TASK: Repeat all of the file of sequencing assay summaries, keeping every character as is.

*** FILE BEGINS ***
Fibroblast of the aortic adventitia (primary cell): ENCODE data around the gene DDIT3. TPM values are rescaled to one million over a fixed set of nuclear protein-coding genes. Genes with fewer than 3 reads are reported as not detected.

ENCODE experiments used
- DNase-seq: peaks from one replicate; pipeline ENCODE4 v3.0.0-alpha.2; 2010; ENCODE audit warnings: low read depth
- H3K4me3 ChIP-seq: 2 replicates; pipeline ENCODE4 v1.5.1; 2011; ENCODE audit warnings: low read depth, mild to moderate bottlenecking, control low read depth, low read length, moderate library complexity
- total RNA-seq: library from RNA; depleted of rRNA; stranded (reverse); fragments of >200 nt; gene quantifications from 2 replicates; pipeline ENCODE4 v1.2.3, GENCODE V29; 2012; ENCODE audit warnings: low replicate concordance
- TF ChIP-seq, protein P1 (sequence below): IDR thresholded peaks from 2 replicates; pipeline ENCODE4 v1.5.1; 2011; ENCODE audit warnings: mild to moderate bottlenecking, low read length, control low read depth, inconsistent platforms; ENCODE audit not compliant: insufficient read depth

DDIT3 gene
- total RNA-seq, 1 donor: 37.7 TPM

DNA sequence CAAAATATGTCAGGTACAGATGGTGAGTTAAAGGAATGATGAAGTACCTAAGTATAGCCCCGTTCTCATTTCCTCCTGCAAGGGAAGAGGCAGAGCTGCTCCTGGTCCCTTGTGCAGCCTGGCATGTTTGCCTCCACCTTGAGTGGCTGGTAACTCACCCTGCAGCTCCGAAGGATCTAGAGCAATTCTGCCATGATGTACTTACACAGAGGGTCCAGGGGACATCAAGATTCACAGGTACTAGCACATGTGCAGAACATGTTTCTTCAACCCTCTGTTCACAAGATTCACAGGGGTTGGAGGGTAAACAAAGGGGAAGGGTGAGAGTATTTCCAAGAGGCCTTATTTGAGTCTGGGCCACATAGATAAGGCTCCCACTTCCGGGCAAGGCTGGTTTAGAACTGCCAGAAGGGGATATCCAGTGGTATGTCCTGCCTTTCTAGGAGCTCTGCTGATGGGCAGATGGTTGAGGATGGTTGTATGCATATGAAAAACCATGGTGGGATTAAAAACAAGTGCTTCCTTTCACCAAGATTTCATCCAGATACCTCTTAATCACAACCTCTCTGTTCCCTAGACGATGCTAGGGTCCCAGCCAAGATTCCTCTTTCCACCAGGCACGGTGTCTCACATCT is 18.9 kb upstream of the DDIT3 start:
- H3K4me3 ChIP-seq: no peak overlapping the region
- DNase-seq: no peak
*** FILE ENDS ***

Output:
Fibroblast of the aortic adventitia (primary cell): ENCODE data around the gene DDIT3. TPM values are rescaled to one million over a fixed set of nuclear protein-coding genes. Genes with fewer than 3 reads are reported as not detected.

ENCODE experiments used
- DNase-seq: peaks from one replicate; pipeline ENCODE4 v3.0.0-alpha.2; 2010; ENCODE audit warnings: low read depth
- H3K4me3 ChIP-seq: 2 replicates; pipeline ENCODE4 v1.5.1; 2011; ENCODE audit warnings: low read depth, mild to moderate bottlenecking, control low read depth, low read length, moderate library complexity
- total RNA-seq: library from RNA; depleted of rRNA; stranded (reverse); fragments of >200 nt; gene quantifications from 2 replicates; pipeline ENCODE4 v1.2.3, GENCODE V29; 2012; ENCODE audit warnings: low replicate concordance
- TF ChIP-seq, protein P1 (sequence below): IDR thresholded peaks from 2 replicates; pipeline ENCODE4 v1.5.1; 2011; ENCODE audit warnings: mild to moderate bottlenecking, low read length, control low read depth, inconsistent platforms; ENCODE audit not compliant: insufficient read depth

DDIT3 gene
- total RNA-seq, 1 donor: 37.7 TPM

DNA sequence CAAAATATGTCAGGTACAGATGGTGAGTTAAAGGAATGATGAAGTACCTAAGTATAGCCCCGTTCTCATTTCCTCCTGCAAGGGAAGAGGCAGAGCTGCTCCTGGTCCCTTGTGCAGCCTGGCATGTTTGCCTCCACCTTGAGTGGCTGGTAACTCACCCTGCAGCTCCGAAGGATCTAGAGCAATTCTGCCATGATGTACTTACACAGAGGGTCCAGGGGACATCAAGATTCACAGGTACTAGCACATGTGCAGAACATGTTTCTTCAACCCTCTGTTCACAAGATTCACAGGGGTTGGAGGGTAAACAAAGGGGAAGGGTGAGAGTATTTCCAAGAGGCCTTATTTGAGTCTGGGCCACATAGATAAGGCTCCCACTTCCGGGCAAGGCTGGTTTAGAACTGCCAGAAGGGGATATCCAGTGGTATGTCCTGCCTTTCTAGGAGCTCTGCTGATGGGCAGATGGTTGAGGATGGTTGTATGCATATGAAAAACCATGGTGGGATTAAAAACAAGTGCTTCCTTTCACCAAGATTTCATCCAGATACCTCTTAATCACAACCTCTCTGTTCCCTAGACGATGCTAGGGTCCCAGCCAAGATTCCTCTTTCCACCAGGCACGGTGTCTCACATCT is 18.9 kb upstream of the DDIT3 start:
- H3K4me3 ChIP-seq: no peak overlapping the region
- DNase-seq: no peak